Health professionals from around the country are meeting today in Wellington, to talk about how the NZ health sector can respond to the challenges of climate change for health and healthcare services. This is the first national ‘Sustainable Healthcare in Aotearoa-NZ’ forum. This event is open to the media.

Flooding, storms and sea level rise caused by climate change are already beginning to directly impact health sector infrastructure and services. The sector will also have to respond to changing disease patterns caused by climate change, as outlined in a recent Royal Society scientific report.

Dr Alex Macmillan was an advisor to the Royal Society Report. She is a Senior Lecturer in Environmental Health, co-convenor of the NZ Climate & Health Council and a speaker at today’s conference. She says: “The negative impacts of climate change on health require a co-ordinated health sector response – to adapt health services to expected changes, and to reduce the health sector’s own climate pollution”.

“Action by the health sector to reduce climate and other pollution can also bring cost savings and quality improvement, as well as aligning with the health sector’s core purpose to protect health and to heal” Dr Macmillan adds.

The forum is being held at the University of Otago Wellington with international and NZ speakers who are responding to climate change and reducing health sector pollution. It includes local demonstration projects and case studies of successful action. The Honourable Julie Anne Genter, the new Associate Minister for Health, will be addressing the forum at 3.30pm.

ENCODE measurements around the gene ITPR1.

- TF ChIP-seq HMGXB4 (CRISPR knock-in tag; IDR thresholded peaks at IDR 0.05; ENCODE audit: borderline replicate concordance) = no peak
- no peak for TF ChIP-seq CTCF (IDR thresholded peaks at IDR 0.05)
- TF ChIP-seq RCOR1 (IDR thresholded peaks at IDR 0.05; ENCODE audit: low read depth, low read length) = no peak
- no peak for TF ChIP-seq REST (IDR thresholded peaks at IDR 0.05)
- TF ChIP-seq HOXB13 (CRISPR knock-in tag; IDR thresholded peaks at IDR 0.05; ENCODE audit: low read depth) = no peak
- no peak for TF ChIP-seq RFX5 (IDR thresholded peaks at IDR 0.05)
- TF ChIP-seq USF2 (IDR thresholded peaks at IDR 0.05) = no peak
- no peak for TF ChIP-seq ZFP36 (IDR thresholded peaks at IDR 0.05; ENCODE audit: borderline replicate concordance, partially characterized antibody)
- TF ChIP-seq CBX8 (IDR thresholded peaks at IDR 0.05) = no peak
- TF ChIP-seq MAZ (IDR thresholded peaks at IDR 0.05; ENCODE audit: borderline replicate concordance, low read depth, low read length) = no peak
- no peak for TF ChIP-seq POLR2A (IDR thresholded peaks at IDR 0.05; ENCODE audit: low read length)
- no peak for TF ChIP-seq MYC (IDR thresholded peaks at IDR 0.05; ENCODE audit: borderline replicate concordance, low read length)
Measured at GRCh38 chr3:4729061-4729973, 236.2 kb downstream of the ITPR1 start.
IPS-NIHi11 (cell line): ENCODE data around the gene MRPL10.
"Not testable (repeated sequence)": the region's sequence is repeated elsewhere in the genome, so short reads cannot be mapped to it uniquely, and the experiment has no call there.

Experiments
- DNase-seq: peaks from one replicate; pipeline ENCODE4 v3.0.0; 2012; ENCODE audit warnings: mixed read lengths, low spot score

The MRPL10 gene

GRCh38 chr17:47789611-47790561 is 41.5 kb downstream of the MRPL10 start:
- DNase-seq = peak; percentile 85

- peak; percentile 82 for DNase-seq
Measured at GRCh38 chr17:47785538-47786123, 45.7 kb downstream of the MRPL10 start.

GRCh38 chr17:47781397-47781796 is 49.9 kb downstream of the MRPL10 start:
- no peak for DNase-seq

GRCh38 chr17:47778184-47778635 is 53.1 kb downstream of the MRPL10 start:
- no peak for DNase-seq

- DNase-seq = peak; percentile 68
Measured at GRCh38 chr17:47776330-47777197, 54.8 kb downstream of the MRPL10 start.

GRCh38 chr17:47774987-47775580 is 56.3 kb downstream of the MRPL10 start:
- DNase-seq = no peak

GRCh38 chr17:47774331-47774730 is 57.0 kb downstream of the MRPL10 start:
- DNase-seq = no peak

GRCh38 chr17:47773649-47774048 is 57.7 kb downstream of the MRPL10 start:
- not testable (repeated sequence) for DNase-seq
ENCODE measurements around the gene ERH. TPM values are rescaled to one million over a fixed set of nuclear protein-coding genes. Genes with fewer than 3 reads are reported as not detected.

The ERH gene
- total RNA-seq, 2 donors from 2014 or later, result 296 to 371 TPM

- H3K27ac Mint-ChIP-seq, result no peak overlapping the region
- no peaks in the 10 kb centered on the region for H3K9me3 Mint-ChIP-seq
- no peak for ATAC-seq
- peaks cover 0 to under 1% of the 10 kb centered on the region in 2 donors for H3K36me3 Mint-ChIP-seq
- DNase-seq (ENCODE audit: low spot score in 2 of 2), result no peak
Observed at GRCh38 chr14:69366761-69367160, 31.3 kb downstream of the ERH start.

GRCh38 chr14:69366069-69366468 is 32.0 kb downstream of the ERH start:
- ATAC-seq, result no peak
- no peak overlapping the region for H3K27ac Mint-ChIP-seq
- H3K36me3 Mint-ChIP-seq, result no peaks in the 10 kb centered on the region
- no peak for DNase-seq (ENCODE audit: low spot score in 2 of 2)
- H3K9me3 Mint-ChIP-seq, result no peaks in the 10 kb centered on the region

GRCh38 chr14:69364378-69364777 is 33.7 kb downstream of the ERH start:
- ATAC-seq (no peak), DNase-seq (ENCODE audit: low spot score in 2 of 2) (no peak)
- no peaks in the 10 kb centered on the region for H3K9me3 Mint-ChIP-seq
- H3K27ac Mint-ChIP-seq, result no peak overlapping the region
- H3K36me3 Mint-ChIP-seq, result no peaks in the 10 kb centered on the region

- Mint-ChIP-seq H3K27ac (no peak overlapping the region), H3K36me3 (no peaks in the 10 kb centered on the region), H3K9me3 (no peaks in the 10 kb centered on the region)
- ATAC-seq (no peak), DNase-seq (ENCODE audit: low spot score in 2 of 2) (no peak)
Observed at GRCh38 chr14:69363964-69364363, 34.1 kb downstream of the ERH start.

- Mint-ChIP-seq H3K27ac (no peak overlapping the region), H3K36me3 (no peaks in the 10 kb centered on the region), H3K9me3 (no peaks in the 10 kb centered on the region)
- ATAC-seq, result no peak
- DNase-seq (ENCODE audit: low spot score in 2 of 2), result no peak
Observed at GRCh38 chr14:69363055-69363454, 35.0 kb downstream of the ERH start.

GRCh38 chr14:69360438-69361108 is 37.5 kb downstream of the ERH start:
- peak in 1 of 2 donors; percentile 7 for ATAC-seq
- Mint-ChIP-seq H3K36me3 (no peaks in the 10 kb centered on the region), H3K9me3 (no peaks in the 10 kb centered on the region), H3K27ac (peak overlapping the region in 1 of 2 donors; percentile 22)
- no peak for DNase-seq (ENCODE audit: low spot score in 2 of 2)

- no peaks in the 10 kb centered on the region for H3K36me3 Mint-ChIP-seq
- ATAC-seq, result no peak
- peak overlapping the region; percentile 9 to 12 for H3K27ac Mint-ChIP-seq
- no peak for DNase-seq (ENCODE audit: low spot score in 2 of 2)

“Health systems overseas, such as the National Health System (NHS) in the UK are already well ahead of NZ in this area, and are reaping financial and health benefits. While there are some fantastic examples of good practice emerging in New Zealand we need much greater national commitment and coordination across the sector” says Dr Macmillan. “We would like to see the necessary national first steps happening, including requiring all District Health Boards to measure, report and reduce their greenhouse gas emissions”.

“There also needs to be an urgent phasing out of the 35 hospital coal boilers around the country. As a significant source of air pollution and a driver of climate change, coal burning is totally inconsistent with the purpose of the health sector to protect health” says Dr Macmillan.

The forum has been organised by the Sustainable Health Sector National Network NZ and OraTaiao: The NZ Climate and Health Council, with support from the University of Otago, the Deep South National Science Challenge and the Green Building Council.

Read the NZ Medical Journal 2014 paper here: ‘Health and equity impacts of climate change in Aotearoa-New Zealand, and health gains from climate action’.

PR: OraTaiao: The New Zealand Climate and Health Council

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